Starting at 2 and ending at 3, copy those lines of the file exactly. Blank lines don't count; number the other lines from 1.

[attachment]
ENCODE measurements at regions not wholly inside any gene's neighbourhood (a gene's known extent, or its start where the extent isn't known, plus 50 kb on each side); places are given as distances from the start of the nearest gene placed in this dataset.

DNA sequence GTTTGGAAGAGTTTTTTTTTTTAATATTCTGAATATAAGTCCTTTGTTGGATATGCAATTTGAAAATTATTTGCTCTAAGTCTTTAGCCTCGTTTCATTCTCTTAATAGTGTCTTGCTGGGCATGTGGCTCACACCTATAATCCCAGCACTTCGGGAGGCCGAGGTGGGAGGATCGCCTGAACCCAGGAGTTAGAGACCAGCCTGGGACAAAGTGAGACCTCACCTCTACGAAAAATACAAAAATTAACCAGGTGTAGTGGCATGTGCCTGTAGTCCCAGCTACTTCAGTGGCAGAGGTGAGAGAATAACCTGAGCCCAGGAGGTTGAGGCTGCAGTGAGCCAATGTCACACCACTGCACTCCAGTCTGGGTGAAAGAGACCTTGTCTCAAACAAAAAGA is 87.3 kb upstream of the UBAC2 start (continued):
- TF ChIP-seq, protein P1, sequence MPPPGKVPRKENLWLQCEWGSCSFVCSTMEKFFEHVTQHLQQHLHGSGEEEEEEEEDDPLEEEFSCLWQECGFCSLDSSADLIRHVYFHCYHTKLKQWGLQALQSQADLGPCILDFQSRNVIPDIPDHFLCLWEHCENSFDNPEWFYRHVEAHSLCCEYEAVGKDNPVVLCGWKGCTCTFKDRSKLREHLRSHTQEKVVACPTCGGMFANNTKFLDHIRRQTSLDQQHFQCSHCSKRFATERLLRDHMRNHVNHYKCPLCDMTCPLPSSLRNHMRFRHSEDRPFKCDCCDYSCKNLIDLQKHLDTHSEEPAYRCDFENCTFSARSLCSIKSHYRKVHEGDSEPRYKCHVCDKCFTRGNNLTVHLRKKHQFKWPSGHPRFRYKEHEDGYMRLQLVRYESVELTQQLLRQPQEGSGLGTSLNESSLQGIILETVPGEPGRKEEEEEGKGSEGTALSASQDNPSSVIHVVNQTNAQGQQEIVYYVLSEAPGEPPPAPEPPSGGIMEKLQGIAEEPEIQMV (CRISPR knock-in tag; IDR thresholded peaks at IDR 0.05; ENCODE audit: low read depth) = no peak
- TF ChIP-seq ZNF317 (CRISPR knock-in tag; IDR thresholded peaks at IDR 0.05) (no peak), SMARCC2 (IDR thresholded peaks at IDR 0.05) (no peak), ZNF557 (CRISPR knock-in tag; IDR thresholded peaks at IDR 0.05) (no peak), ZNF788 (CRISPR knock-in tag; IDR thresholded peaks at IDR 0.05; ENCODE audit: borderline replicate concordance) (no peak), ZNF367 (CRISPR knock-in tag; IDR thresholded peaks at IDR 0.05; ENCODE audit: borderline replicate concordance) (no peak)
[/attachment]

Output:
DNA sequence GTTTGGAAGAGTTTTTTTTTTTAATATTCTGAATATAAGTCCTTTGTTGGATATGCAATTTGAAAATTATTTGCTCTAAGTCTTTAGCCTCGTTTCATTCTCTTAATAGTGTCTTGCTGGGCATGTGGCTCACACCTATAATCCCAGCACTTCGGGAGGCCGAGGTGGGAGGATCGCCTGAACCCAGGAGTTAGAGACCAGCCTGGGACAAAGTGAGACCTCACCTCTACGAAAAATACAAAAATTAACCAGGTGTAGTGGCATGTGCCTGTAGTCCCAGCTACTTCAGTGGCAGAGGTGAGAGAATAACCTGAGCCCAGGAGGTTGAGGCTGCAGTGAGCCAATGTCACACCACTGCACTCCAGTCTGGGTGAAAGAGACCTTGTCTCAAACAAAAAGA is 87.3 kb upstream of the UBAC2 start (continued):
- TF ChIP-seq, protein P1, sequence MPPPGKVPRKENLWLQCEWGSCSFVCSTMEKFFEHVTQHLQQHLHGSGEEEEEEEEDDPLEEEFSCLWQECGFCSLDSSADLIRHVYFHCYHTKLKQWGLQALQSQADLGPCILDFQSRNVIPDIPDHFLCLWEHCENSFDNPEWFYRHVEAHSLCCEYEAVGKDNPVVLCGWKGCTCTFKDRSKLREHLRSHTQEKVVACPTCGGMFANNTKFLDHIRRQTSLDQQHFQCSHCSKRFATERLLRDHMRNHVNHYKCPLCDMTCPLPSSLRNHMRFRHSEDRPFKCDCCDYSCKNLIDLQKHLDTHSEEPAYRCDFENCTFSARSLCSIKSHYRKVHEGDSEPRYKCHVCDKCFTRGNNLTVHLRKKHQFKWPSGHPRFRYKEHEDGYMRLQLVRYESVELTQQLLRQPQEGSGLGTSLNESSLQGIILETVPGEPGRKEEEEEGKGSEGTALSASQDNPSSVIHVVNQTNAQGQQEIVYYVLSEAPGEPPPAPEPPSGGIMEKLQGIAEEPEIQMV (CRISPR knock-in tag; IDR thresholded peaks at IDR 0.05; ENCODE audit: low read depth) = no peak